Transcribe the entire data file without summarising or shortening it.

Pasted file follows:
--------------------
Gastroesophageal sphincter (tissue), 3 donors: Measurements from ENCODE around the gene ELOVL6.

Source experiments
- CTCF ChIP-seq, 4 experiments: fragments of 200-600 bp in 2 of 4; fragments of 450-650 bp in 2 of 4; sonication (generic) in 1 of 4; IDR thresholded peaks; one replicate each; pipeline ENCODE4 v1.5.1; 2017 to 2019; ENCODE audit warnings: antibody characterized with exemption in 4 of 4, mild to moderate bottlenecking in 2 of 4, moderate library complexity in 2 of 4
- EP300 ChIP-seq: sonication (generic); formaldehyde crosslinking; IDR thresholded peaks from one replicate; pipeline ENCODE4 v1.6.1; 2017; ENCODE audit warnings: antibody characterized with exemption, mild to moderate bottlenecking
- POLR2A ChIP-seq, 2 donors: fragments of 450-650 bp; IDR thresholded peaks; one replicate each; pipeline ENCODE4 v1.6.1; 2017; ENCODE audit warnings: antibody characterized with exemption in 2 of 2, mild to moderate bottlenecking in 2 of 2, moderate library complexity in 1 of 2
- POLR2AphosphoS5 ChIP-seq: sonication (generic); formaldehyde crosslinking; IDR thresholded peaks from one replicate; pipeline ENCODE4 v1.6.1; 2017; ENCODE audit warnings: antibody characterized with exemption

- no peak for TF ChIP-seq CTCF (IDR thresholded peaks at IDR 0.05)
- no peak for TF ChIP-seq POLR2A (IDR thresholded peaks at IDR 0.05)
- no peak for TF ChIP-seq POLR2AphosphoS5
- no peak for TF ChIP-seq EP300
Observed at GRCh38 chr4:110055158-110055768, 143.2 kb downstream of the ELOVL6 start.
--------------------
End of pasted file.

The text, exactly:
Gastroesophageal sphincter (tissue), 3 donors: Measurements from ENCODE around the gene ELOVL6.

Source experiments
- CTCF ChIP-seq, 4 experiments: fragments of 200-600 bp in 2 of 4; fragments of 450-650 bp in 2 of 4; sonication (generic) in 1 of 4; IDR thresholded peaks; one replicate each; pipeline ENCODE4 v1.5.1; 2017 to 2019; ENCODE audit warnings: antibody characterized with exemption in 4 of 4, mild to moderate bottlenecking in 2 of 4, moderate library complexity in 2 of 4
- EP300 ChIP-seq: sonication (generic); formaldehyde crosslinking; IDR thresholded peaks from one replicate; pipeline ENCODE4 v1.6.1; 2017; ENCODE audit warnings: antibody characterized with exemption, mild to moderate bottlenecking
- POLR2A ChIP-seq, 2 donors: fragments of 450-650 bp; IDR thresholded peaks; one replicate each; pipeline ENCODE4 v1.6.1; 2017; ENCODE audit warnings: antibody characterized with exemption in 2 of 2, mild to moderate bottlenecking in 2 of 2, moderate library complexity in 1 of 2
- POLR2AphosphoS5 ChIP-seq: sonication (generic); formaldehyde crosslinking; IDR thresholded peaks from one replicate; pipeline ENCODE4 v1.6.1; 2017; ENCODE audit warnings: antibody characterized with exemption

- no peak for TF ChIP-seq CTCF (IDR thresholded peaks at IDR 0.05)
- no peak for TF ChIP-seq POLR2A (IDR thresholded peaks at IDR 0.05)
- no peak for TF ChIP-seq POLR2AphosphoS5
- no peak for TF ChIP-seq EP300
Observed at GRCh38 chr4:110055158-110055768, 143.2 kb downstream of the ELOVL6 start.